Second, curriculum change is often a time-consuming process involving approvals of committees containing faculty who are outside the directly affected subject areas. Convincing these folks that modifications are required can be difficult if they do not appreciate the need for change.

Finally, school administrators must be on board with new curriculum proposals, particularly changes that affect faculty positions or increase capital expenditures, such as requiring additional or upgraded facilities. In general, this change cycle from an initial curriculum proposal to implementation of new or updated courses can take one to two years or longer.

Importance of advisory groups
This may cast a gloomy shadow on corporate expectations that higher education is at the forefront of preparing the work force with cutting-edge knowledge and skills. Yet, there is good news.

Most colleges and universities have significantly increased activities designed to build stronger relations with regional, national and international corporations. In particular, there is a strong push among business schools to include corporate personnel in the program and curriculum development process. Many schools have established advisory boards that meet with school officials on a regular basis to examine issues facing the school and individual programs.

West Chester University has done this with a business advisory council made up of executives, business owners and others from large corporations and smaller firms. Such corporate executive groups have become a vital sounding board for initiating curriculum changes. For example, in 1999, West Chester's innovative Technology and E-Commerce MBA program was created and approved in less than six months with the assistance of corporate supporters.

Getting involved
For executives and their senior staff, being involved in an advisory capacity with universities can yield a number of benefits, including:

  • Direct input into program and curriculum changes
  • Exposure to high-quality students and student groups
  • Interactions with expert faculty, including partnering in research programs
  • Access to university resources
  • Association with school officials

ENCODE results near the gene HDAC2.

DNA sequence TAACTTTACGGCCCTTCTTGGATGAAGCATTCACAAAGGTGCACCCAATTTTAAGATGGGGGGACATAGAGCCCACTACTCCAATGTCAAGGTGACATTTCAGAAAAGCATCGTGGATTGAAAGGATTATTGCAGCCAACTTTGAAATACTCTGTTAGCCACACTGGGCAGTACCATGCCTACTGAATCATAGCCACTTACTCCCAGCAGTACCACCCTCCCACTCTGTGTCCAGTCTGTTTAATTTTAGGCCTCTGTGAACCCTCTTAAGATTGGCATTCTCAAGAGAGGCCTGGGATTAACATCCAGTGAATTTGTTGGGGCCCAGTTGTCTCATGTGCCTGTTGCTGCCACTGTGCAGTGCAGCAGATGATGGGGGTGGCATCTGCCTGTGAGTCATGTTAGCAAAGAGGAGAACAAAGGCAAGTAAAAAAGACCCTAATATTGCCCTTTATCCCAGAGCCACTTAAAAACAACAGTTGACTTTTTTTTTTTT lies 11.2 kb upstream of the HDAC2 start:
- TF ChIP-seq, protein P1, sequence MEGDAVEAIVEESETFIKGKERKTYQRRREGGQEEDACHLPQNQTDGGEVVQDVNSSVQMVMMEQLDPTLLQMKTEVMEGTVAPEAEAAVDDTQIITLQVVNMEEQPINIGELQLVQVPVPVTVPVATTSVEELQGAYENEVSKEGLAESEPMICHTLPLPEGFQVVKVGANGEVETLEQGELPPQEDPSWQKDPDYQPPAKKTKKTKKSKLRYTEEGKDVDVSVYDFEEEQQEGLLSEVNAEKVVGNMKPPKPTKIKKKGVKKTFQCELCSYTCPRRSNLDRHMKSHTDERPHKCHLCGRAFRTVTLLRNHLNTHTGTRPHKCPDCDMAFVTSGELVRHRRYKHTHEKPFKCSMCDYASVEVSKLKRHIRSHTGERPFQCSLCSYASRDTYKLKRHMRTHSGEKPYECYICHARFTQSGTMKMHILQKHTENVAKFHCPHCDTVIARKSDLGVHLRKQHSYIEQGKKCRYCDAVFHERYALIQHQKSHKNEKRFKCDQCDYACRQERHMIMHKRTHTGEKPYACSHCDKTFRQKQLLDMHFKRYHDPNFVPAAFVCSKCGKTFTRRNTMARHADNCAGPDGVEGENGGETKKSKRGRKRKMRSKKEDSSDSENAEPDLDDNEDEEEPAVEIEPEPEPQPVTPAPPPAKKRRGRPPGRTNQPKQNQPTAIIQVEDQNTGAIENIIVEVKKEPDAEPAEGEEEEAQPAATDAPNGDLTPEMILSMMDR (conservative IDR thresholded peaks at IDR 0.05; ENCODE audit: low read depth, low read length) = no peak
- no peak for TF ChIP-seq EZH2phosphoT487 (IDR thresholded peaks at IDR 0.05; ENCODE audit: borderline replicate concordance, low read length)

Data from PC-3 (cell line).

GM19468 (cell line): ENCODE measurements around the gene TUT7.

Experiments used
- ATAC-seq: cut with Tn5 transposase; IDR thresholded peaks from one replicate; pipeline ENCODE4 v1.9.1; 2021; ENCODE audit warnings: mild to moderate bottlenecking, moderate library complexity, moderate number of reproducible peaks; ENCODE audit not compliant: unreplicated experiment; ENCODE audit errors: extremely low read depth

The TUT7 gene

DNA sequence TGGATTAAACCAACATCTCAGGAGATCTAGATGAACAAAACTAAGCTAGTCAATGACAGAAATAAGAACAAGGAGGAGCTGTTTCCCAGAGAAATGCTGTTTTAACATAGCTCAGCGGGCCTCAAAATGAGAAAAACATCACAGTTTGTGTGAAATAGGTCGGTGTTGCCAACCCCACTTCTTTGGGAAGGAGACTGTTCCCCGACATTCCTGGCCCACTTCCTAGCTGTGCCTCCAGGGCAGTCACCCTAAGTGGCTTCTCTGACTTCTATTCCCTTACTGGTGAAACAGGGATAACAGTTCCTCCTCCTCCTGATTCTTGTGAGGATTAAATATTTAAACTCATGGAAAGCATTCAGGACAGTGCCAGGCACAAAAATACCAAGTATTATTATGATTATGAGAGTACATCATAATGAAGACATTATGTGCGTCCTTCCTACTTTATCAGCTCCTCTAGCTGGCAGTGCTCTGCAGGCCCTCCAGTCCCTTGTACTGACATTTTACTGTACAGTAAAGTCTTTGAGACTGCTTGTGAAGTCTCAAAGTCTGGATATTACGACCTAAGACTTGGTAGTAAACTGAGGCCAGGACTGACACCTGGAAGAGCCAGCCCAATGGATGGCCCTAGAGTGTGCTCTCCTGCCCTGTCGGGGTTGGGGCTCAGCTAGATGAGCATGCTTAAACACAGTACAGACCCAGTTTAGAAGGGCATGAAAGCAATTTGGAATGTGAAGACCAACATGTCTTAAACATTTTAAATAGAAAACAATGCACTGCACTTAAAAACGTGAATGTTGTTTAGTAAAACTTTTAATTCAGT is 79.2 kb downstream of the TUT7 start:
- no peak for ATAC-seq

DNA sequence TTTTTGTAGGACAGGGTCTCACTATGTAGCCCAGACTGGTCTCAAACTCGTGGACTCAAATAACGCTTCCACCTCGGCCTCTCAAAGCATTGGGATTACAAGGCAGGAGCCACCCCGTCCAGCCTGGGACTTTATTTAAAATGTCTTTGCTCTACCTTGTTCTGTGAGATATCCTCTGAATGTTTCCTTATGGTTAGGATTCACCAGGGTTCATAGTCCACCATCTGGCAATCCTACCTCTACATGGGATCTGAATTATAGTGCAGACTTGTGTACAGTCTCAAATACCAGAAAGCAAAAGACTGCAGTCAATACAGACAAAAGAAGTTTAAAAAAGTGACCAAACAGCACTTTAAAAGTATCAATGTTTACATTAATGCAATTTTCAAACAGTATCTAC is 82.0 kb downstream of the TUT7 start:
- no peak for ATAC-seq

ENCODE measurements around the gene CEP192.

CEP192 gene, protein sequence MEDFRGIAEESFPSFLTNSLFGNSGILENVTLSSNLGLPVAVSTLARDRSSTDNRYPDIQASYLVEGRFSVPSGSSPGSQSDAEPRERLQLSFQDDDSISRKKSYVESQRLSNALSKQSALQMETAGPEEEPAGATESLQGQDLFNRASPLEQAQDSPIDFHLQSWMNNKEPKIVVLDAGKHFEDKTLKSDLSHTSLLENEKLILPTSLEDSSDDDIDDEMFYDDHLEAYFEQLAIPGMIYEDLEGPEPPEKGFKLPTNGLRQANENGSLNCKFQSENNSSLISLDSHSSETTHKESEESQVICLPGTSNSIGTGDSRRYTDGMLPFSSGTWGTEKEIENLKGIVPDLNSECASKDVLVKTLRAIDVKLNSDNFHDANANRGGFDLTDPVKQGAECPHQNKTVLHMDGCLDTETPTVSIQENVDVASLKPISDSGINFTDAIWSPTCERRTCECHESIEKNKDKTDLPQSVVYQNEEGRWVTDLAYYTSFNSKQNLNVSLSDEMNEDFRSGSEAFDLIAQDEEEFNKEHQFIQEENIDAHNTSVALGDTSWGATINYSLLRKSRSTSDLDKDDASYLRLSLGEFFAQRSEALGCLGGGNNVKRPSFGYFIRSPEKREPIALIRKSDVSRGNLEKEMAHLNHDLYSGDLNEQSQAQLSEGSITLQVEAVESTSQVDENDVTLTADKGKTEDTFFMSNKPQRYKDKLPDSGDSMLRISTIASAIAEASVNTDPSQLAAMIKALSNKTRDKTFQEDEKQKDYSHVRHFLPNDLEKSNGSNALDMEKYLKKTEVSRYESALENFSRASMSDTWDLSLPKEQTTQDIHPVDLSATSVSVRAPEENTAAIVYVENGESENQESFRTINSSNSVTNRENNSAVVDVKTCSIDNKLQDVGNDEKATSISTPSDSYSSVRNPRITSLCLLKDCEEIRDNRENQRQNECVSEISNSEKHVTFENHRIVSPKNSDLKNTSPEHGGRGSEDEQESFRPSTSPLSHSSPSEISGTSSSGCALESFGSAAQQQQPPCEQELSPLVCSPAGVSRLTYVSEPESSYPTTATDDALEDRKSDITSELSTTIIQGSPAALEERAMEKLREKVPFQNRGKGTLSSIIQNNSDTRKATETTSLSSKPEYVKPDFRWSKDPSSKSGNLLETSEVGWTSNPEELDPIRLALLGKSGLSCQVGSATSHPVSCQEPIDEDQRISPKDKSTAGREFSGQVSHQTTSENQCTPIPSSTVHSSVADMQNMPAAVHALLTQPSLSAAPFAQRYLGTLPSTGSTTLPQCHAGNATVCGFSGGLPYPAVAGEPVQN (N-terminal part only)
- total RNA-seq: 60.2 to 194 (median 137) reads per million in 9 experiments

• Networking opportunities with other members of the advisory board

Executives should understand that most institutions of higher education welcome their involvement, especially if the executive is a graduate of the institution or if the executive's firm offers employment opportunities for the school's graduates. Executives interested in being involved should seek out school officials to learn about such opportunities.

While initially seats on advisory boards may be filled, openings do occur on a regular basis. To prepare for a role on the board, executives should offer:

  • To meet on an informal basis with school officials
  • To serve as guest lecturer/speaker or part-time faculty member
  • To give seminars for students and faculty covering important topics
  • To do on-campus job recruiting and interviewing
  • To provide student internship opportunities
  • To provide funding support for school programs

The input of corporate executives into program and curriculum decisions plays a valuable role at many colleges and universities. They will find that their involvement is encouraged and does make a difference.

PAUL CHRIST, Ph.D., is an associate professor of marketing and director of MBA programs at West Chester University of Pennsylvania. For more information on the WCU MBA, visit www.wcumba.org or call (610) 425-5000. CHUCK RUMFORD is director of corporate programs for WCU's College of Business and Public Affairs. For more information on corporate programs, visit training.btcwcu.org or call (610) 425-2695. West Chester University serves the educational and training needs of students and corporate clients from its off-campus, state-of-the-art Graduate Business Center located off the Boot Road exit of Route 202 in West Chester, Pa.

Wednesday, 22 December 2004 10:15

Targeting process excellence